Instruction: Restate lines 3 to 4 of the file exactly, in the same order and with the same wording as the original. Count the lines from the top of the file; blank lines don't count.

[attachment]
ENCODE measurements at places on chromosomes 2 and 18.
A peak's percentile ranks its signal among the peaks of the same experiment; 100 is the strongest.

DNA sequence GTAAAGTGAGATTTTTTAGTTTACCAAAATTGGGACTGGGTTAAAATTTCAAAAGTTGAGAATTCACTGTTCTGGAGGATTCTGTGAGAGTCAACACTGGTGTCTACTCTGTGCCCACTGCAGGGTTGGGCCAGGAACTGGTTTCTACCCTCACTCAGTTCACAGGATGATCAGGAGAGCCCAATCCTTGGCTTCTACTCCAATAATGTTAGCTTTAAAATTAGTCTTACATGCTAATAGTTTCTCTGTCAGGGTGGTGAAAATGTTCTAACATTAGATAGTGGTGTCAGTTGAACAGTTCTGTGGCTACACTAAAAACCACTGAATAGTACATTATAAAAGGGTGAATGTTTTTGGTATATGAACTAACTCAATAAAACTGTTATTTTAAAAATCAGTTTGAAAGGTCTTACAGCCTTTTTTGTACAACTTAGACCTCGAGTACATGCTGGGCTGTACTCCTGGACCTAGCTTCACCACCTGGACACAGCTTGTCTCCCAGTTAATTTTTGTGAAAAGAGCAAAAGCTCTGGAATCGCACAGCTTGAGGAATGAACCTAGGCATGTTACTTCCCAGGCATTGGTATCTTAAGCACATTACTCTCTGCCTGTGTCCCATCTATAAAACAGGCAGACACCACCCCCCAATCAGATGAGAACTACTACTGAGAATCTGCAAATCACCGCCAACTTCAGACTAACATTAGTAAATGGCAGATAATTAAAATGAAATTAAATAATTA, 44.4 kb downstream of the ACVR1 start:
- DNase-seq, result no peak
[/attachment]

DNA sequence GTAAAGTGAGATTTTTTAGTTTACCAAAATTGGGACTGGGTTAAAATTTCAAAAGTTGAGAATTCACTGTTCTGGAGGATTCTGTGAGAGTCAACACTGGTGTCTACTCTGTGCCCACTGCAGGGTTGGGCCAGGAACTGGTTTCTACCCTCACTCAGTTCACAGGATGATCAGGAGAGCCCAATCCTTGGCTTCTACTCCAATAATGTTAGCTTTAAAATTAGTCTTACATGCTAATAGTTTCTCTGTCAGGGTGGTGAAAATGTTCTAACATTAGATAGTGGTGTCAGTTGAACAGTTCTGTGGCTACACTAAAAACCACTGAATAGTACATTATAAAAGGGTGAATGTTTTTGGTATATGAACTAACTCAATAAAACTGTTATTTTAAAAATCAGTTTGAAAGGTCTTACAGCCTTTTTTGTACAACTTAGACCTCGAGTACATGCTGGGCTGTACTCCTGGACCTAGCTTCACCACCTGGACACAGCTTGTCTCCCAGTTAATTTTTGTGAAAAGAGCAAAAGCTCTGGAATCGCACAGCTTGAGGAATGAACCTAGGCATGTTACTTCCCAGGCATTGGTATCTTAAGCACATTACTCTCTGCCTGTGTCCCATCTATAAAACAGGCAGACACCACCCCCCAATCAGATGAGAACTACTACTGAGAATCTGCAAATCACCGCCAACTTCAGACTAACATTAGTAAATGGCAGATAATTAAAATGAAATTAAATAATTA, 44.4 kb downstream of the ACVR1 start:
- DNase-seq, result no peak